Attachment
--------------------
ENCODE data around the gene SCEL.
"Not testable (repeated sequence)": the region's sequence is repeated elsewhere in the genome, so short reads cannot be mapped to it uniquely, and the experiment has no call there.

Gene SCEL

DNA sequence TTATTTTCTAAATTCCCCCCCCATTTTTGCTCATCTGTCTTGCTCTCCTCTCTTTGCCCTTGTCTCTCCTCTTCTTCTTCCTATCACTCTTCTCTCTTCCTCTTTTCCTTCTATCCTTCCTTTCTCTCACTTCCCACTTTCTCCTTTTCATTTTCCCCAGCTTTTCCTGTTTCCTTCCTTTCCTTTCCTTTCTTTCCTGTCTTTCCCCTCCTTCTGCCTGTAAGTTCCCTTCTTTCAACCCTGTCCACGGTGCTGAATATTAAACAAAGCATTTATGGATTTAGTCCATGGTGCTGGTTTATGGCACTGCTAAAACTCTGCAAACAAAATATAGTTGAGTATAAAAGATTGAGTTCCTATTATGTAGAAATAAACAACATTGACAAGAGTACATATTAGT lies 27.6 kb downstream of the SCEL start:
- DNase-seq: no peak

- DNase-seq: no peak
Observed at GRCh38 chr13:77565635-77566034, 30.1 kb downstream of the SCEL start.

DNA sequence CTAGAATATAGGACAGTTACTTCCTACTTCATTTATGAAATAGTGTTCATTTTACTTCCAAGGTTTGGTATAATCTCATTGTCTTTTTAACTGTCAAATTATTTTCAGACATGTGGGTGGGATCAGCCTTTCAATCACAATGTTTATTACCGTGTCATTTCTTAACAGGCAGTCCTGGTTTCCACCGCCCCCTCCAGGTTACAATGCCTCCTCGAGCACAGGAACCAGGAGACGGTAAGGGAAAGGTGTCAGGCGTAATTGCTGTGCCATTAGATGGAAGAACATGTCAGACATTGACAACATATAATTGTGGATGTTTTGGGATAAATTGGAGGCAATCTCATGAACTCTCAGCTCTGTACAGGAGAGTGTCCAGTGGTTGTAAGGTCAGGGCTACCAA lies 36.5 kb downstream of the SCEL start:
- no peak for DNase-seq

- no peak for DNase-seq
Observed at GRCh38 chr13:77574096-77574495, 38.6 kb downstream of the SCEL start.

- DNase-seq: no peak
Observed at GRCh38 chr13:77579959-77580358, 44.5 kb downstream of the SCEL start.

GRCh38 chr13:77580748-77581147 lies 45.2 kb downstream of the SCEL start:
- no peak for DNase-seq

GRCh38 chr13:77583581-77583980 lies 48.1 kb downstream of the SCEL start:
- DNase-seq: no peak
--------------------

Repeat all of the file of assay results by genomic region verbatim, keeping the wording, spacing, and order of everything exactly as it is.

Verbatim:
ENCODE data around the gene SCEL.
"Not testable (repeated sequence)": the region's sequence is repeated elsewhere in the genome, so short reads cannot be mapped to it uniquely, and the experiment has no call there.

Gene SCEL

DNA sequence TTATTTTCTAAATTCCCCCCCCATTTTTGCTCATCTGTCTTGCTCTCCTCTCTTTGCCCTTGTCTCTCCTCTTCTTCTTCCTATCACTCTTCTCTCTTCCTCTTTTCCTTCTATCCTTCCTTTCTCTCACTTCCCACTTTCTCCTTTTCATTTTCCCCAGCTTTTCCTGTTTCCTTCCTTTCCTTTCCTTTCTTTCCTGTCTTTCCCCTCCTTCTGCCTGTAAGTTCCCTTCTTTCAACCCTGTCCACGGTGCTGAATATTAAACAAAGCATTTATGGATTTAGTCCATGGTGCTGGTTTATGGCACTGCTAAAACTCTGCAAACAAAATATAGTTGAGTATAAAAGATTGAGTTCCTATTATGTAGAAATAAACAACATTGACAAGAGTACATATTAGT lies 27.6 kb downstream of the SCEL start:
- DNase-seq: no peak

- DNase-seq: no peak
Observed at GRCh38 chr13:77565635-77566034, 30.1 kb downstream of the SCEL start.

DNA sequence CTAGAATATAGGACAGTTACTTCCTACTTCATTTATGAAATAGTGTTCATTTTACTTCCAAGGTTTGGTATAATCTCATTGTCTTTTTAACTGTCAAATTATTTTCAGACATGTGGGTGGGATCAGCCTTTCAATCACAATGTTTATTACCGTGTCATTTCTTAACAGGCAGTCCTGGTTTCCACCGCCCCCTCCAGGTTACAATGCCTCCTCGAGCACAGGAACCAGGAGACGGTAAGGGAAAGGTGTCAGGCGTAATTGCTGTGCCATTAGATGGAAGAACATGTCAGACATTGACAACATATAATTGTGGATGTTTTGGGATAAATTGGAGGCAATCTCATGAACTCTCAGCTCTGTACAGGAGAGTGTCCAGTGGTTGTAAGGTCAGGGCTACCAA lies 36.5 kb downstream of the SCEL start:
- no peak for DNase-seq

- no peak for DNase-seq
Observed at GRCh38 chr13:77574096-77574495, 38.6 kb downstream of the SCEL start.

- DNase-seq: no peak
Observed at GRCh38 chr13:77579959-77580358, 44.5 kb downstream of the SCEL start.

GRCh38 chr13:77580748-77581147 lies 45.2 kb downstream of the SCEL start:
- no peak for DNase-seq

GRCh38 chr13:77583581-77583980 lies 48.1 kb downstream of the SCEL start:
- DNase-seq: no peak